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Island Forum | A call to action: Education funding crisis hits home
Gary Plano, Pat Braman, Mike Radow, Stowe Sprague
Clearly, Washington State falls short of its constitutional ‘paramount duty’ to fund basic education. So much so in fact that the voters had to take matters into their own hands and approved I-728 funding in order to lower class size, provide professional development and extend learning opportunities for children not performing at grade level – all obvious obligations that should be funded as basic education.
On Mercer Island, I-728 amounts to $1.7 million in funding that pays for 17 teachers, one additional contracted teacher/staff workday, programs for struggling learners, and money for professional development. I-728 dollars are the only means of maintaining reasonable class sizes. Consequently, the class size reductions intended by the voters turned into status quo class size maintenance due to continued inadequate state funding. Even with these funds, Washington ranks 46th in the country in class size.
Like I-728, our local school levies are also backfilling inadequate state funding in areas such as special education, transportation, health care, and cost of living adjustments (COLA).
In the coming biennium, Washington faces a drastic $5-7 billion deficit, and education – currently 40 percent of the general fund or 25 percent of the total operating budget – cannot be immune. One likely cut is all or part of I-728. This cut serves up a double blow; the School District loses I-728 funding and it also sees its renewal levy significantly shrink because the levy formula is calculated with I-728 in its base. The State is likely to also pass on more pension responsibility and other funding cuts.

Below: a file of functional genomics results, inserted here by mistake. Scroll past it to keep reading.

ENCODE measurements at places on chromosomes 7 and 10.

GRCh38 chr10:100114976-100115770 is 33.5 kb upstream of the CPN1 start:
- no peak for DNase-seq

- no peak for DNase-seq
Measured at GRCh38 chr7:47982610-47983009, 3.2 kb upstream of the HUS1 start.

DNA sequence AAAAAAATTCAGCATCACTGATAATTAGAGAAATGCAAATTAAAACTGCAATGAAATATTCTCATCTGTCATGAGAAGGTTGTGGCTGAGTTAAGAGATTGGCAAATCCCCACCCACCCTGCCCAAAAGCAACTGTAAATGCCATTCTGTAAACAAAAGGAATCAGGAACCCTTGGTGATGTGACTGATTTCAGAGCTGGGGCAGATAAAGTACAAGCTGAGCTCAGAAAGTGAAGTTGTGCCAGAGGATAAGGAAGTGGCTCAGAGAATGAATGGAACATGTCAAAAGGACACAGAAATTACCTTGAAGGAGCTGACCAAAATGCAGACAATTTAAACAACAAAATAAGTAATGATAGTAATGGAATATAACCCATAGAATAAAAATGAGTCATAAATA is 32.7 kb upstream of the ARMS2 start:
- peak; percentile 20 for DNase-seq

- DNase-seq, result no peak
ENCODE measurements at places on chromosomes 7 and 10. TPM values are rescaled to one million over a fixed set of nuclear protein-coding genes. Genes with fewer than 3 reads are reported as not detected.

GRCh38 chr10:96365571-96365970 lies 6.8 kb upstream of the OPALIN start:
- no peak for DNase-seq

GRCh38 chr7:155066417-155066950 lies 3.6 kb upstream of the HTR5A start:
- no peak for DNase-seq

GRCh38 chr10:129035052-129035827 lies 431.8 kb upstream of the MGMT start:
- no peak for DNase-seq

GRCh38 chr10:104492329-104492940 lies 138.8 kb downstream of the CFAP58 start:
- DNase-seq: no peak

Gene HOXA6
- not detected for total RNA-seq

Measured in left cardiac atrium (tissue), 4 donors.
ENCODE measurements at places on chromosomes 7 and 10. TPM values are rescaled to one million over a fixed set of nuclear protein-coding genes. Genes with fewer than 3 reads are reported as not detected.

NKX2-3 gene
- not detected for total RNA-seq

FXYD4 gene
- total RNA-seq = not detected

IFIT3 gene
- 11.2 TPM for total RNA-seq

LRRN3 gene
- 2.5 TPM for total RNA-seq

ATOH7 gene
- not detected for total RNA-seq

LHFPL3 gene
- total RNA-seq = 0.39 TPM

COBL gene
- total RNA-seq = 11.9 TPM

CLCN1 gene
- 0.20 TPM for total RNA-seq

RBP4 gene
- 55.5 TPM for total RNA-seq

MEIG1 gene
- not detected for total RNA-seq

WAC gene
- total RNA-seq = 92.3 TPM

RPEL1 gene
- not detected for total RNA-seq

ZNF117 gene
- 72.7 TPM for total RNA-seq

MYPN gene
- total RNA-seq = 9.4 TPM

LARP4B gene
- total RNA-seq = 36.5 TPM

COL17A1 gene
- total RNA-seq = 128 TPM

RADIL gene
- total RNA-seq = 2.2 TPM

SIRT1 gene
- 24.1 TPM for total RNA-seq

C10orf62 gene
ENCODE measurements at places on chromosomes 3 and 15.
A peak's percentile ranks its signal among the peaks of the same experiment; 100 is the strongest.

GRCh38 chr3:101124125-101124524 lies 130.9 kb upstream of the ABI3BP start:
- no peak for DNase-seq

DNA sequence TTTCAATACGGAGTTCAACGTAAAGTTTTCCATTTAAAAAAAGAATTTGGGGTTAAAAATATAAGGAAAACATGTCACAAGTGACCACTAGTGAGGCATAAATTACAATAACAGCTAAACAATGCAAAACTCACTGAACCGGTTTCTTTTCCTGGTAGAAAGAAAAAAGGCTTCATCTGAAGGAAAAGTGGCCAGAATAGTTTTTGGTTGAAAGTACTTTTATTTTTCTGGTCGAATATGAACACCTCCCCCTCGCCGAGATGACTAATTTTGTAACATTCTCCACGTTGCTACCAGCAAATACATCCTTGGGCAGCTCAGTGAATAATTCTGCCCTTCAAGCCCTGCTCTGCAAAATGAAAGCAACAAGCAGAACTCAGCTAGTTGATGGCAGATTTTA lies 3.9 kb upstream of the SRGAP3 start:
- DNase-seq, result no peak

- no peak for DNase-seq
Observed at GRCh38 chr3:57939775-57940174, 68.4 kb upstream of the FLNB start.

While the final budget compromise will arrive late spring, the School District calculates that Mercer Island may see 2009-2010 cuts in the range of $1.1 to $3.4 million. This is a significant blow to the District’s $40 million budget. The District already cut its budget every year for the last four due to rising costs, unfunded mandates, and pension costs switched from the State. School programs will be tangibly altered after hard budget decisions are made.
There is light at the end of the tunnel. After 30+ years and 103 earlier studies, the most viable recommendation for redefining basic education for WA kids was finalized by the bi-partisan Basic Education Funding Taskforce in December. It is now ready for legislators to discuss it as a basis for a true solution to adequately fund education. The recommendation gives flexibility and full funding to school districts to meet performance standards which are transparently trackable for district accountability to the community. The recommendation has an envisioned rollout extending from 2011 to 2017.
As with many crises, the silver lining is that the community pulls together to help each other out. The PTA, School Board, School Administration, Schools Foundation, and teachers are working together to involve the education – and wider Island - community in understanding the scope of the funding crisis, and how we can best triage education for our children, the foundation for our future.
We invite you to attend an Education Summit on January 29, from 7-9 p.m., in the Islander Middle School’s Multi-Purpose Room. Superintendent Gary Plano will share the emerging state budget information and its impact on Mercer Island decision-making, and the PTA and Schools Foundation will lead smaller roundtable discussions for input and formulating a community response.